The International Consumer Electronic Show ran from Thursday through Sunday across three Las Vegas convention spaces—the Las Vegas Convention Center, the Venetian Resort Hotel Casino, and the Las Vegas Hilton—with piggybacking events and conferences throughout the city beginning and ending before and after.
The Consumer Electronics Association, which owns and produces CES, reported a record-breaking international audience. More than 30,000 of the show’s estimated 140,000 attendees came from outside of the United States, the association announced Sunday. The show’s overall attendance numbers were good news for an economically battered and tourism-starved Las Vegas: With attendance the past two years at about 110,000, 2011 saw a healthy 27 percent boost.
One of the show's largest and fastest-growing features was the “iLounge,” which debuted last year. Some 200 companies snapped up booths in the 50,000-square-foot space to showcase products compatible with Apple devices. On the celebrity scene, Lady Gaga returned for a second year to the Polaroid exhibit, and everyone from director Oliver Stone to rapper 50 Cent shilled for other exhibitors.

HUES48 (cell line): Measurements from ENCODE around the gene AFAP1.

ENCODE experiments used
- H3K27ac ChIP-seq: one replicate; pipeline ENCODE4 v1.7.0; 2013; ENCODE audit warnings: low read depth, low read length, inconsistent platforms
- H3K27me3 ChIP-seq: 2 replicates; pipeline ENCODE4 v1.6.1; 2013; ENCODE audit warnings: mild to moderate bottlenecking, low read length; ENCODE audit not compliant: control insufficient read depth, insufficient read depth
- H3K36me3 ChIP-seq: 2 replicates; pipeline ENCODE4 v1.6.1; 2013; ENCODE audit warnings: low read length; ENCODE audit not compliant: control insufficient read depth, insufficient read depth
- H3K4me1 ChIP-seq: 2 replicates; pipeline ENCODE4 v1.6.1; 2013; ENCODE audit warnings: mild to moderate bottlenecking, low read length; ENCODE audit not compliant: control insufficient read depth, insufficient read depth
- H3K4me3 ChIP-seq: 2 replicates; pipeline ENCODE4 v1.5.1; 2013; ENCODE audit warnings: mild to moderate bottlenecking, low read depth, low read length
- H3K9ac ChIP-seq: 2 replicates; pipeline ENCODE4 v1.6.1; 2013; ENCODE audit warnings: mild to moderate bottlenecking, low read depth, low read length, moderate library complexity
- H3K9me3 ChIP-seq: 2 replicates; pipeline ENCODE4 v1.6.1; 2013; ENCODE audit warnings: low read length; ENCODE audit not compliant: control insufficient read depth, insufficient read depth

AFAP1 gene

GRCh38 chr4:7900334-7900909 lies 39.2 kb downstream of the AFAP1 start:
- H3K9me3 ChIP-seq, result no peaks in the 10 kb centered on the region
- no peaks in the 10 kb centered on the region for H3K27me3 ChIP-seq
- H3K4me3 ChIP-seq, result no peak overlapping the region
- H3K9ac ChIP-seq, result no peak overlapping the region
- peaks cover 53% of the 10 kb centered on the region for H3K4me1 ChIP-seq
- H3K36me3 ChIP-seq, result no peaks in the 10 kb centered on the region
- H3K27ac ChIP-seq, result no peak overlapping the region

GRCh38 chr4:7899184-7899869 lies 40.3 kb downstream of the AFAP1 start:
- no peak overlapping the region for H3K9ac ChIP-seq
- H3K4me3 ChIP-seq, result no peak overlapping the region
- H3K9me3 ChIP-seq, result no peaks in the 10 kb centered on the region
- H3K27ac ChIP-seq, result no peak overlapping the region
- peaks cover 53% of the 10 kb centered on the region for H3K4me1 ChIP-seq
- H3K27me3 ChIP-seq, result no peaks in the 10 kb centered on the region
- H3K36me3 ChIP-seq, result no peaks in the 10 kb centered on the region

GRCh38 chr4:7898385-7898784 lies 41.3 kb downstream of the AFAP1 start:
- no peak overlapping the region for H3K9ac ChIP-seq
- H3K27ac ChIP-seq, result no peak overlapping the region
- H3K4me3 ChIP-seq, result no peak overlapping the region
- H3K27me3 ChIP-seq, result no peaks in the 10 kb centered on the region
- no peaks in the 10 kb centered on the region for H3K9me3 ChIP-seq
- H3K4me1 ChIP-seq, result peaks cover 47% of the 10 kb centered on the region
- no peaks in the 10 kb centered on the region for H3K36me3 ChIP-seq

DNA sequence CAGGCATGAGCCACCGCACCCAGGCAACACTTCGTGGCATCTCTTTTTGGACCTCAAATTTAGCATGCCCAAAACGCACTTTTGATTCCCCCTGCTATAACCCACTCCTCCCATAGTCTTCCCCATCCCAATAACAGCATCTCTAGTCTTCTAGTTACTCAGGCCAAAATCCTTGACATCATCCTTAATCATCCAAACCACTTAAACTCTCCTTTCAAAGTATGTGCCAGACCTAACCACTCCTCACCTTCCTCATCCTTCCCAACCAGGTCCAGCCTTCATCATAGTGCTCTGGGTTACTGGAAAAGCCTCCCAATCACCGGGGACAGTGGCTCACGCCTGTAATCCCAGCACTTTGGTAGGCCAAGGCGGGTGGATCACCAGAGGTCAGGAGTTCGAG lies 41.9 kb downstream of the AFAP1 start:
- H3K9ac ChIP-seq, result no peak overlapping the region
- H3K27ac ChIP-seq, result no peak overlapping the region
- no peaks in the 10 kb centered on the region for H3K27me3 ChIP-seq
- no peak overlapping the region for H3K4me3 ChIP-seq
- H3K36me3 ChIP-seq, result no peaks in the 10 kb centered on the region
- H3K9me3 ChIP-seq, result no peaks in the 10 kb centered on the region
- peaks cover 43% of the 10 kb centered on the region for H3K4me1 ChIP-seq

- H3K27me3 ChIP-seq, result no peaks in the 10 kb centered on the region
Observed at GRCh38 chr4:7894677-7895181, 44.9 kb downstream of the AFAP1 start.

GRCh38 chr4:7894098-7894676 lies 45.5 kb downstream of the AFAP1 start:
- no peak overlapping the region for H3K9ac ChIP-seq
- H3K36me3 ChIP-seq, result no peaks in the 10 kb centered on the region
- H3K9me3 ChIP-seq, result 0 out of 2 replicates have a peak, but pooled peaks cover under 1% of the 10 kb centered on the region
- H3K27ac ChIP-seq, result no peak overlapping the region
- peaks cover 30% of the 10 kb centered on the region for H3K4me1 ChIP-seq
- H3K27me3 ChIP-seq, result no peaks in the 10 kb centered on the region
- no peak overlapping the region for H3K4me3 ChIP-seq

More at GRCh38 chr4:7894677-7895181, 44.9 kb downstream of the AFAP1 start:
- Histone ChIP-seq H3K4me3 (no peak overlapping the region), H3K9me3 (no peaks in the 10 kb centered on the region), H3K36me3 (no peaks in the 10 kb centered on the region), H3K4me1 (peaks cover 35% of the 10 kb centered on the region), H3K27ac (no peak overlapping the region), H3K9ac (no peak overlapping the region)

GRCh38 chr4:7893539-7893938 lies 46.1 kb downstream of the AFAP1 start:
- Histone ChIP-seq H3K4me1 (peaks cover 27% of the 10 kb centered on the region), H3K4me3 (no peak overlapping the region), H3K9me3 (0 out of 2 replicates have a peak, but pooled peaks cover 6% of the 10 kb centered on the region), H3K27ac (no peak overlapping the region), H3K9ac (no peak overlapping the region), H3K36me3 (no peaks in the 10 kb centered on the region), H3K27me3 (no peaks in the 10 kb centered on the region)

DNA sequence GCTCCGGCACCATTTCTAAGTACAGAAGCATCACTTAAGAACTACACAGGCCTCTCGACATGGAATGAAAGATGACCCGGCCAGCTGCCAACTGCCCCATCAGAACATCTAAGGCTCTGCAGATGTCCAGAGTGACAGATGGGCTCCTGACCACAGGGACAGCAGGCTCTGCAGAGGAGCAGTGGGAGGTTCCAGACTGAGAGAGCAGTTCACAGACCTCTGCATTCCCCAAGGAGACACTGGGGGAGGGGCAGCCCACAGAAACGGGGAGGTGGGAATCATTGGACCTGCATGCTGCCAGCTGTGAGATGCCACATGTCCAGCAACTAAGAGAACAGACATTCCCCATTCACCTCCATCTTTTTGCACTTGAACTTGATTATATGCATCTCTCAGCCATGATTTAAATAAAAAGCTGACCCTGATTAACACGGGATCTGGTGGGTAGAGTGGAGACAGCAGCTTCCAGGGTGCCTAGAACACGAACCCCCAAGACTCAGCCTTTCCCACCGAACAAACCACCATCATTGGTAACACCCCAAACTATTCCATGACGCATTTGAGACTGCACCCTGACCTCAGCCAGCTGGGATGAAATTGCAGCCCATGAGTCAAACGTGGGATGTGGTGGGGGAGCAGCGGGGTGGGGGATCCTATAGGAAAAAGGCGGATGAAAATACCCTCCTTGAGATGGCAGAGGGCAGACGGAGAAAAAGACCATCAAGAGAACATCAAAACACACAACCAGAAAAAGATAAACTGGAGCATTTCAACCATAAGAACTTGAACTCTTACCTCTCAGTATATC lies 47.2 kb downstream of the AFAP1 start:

Organizers Sunday also announced a schedule change to the 2012 CES, when the show will be held Tuesday, January 10, through Friday, January 13. The change no doubt is welcomed by Las Vegas and event planners alike because of the probability that it will keep attendees in town for the third and fourth days of the show, and perhaps encourage them to extend their stay for a weekend of leisure in Las Vegas. Many CES attendees historically have left on Fridays or Saturdays, which meant much sparser attendance on the final day, Sunday.
Here are 10 of the most eye-catching and buzz-generating exhibits and events spotted at this year’s show.
On its return to its prime real estate just outside of the main entrance of the convention center’s South Hall, technology news and reviews Web site and CES partner CNET “really wanted to stand out this year,” said CNET vice president of marketing Jill Byron. A massive digital canvas broadcast screen was topped by an electronic ticker tape that was “just a great way to broadcast from our booth and highlight all of our great coverage,” Byron said. “Our strategy was to showcase that CNET is a shortcut to what’s hot at CES this year.” The booth, which was designed in-house and built by Freddie Georges Production Group, also included a record 30 hours of live programming from the showroom floor.